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Large Dams in India

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Division H, Group 2


Arpan Daswal


Delvin Devakumar


Oindrila Dhar


Yajur Gulati


Himani Kakkad


Apoorva Somani



We, the members of the Group Project, certify that the submitted written report is the original work of our team and all the analysis and reporting text is entirely our own. Facts, figures and other relevant information drawn from sources, where required is duly acknowledged.




  1. Introduction


  1. Sardar Sarovar Dam


  1. Tehri Dam


  1. Conclusion


  1. Appendix


  1. References


1. Introduction

Dams emerged as a symbol of modernity in the 20th century. They were equated with progress and economic development and were applauded for being able to help harness hydro resources for food, energy flood control and domestic use.

As of 2000, there are over 45,000 large dams identified by the World Commission on Dams (WCD) with India and China being the most prolific dam building countries in the world. They lead the world in the construction of dams, with 2/3rd of the dams in the world today lying in these two countries. In fact, soon after independence, the first Indian Prime Minister recognized the importance of dams in the development of the country and incorporated their construction throughout the country in the First Five Year Plan itself. As a result, during India’s first Five Year Plan a great number of irrigation projects were started which include the Mettur Dam, Bhakra Nagal Dam and the Hirakud Dam.

Dams tend to play both a positive and negative role on the society. They help in harnessing a renewable source of energy i.e. hydroelectricity. Apart from this, dams help in flood control, they store water in reservoirs, which us released when flow is low. They provide recreation areas for fishing and boating.

However, they also come with their set of negative impacts. Dams convert rivers from free-flowing ecosystem to artificial slack water habitats. This inhibits fish migration, changes the chemical composition of water which ends up being unsuitable for the river flora and fauna. It also disturbs the natural replenishment of sediments downstream.

In this report, we will have an objective look at two river valleys projects – the Sardar Sarovar Dam on the Narmada River and the Tehri Dam on the Bhagirathi River.

2. Sardar Sarovar Dam

The Sardar Sarovar Dam is one of the largest dams in the world with a length of 1.2 Kms and depth of 163 meters. It is shared by the three states of Maharashtra, Madhya Pradesh and Gujarat. Rajasthan also came in the list later. The foundation for the dam was laid by the Lt. Pandit Jawaharlal Nehru back in 1961 but the dam has been amid extreme debate and controversy since its proposal.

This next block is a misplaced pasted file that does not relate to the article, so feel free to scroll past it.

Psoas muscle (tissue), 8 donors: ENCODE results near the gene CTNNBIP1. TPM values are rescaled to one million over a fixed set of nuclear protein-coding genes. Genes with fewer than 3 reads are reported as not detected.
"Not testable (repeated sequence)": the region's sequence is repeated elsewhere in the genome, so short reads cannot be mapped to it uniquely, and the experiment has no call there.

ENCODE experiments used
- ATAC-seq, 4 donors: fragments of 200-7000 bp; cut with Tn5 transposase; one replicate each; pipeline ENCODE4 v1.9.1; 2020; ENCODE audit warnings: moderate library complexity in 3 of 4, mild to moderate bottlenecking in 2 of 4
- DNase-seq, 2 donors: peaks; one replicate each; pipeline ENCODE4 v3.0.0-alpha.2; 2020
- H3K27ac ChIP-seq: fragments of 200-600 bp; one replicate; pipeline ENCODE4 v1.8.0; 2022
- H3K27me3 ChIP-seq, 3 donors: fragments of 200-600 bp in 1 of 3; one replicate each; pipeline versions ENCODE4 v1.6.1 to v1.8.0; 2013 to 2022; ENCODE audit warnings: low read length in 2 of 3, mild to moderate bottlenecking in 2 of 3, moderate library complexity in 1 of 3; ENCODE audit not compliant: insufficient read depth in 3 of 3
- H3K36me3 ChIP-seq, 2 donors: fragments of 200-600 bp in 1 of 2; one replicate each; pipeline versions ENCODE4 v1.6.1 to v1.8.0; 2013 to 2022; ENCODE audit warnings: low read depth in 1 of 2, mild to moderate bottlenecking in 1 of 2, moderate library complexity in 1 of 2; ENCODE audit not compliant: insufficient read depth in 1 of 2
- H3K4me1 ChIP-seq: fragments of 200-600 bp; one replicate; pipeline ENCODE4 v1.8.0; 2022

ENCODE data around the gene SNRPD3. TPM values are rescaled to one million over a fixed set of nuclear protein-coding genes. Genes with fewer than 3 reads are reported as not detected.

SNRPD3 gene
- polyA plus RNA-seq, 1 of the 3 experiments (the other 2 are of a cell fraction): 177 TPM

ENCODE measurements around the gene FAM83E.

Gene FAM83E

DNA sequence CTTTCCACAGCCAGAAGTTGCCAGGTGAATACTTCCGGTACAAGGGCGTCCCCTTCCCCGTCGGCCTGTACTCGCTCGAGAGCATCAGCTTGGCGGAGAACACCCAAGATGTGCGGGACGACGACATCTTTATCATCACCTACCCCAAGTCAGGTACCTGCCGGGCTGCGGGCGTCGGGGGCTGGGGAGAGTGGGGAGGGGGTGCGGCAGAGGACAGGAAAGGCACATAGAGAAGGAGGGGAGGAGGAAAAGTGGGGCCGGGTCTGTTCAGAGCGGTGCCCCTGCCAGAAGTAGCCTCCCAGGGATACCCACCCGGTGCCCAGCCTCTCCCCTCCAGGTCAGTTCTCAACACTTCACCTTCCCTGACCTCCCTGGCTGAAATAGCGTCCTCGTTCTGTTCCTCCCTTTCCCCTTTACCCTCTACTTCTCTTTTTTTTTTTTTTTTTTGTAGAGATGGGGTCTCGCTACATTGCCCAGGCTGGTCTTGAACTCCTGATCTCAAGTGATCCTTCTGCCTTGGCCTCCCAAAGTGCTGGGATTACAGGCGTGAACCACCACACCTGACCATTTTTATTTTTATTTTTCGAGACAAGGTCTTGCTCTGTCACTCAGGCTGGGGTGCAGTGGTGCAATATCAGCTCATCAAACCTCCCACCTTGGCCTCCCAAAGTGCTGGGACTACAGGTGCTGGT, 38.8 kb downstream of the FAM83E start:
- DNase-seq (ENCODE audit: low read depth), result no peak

The Narmada Valley Development Project involved the construction of 30 large dams which included the Sardar Sarovar Dam as well, 135 medium and 3000 small dams on the Narmada river and its tributaries. The project was plagued by social, environmental and political disputes.


Gujarat, Maharashtra, Madhya Pradesh and Rajasthan were the major stakeholders involved in the project. Apart from these states, Narmada Bachao Andolan (NBA) activists like Medha Patkar, Bhagwatibai Patidar and Jamsingh Nargave are also closely associated with this project.


All the states involved in the project had different agendas regarding the Narmada Valley Project.

Gujarat had severe water scarcity problem due to low rainfall and was hoping to use the project to secure water for irrigation and drinking purposes.

Maharashtra primary goal from the project was to use hydroelectricity generated from the project for its industrial districts. However, it had a major concern regarding the height of the Sardar Sarovar Dam since the dam was going to cause mass scale displacement of people in its state.

Madhya Pradesh also had similar concerns regarding the mass scale displacement of its people. Rajasthan was involved in the project later and wanted to secure water for its dry south western districts.

The NBA was initiated by Medha Patkar. It protested the large-scale displacement that the project was going to cause, the inconsiderate compensation offered to those who were going to be displaced and the abuse of power by government authorities in charge of the project. The project was being financed by the World Bank even though it did not meet the Ministry of Environments guidelines for dams.


The Sardar Sarovar Dam was proposed in the 1950s and it was inaugurated by our Prime Minister Narendra Modi in April 2017. It is safe to assume that the project had already over shot the assumed budget because of the time for completion. It was involved in a lot of litigation which would have also added to the cost.

There were some interesting points that were discovered on the social, economic and environmental aspects of the project. First and foremost, the primary stakeholders of the project, namely the four states all had different expectations from the project. Gujarat and Rajasthan were trying to compensate for environmental deficiency (rainfall), Maharashtra wanted to use the Sardar Sarovar Dam for economic gains (hydroelectricity) and Madhya Pradesh wanted to protect its people from getting displaced and not being compensated adequately.



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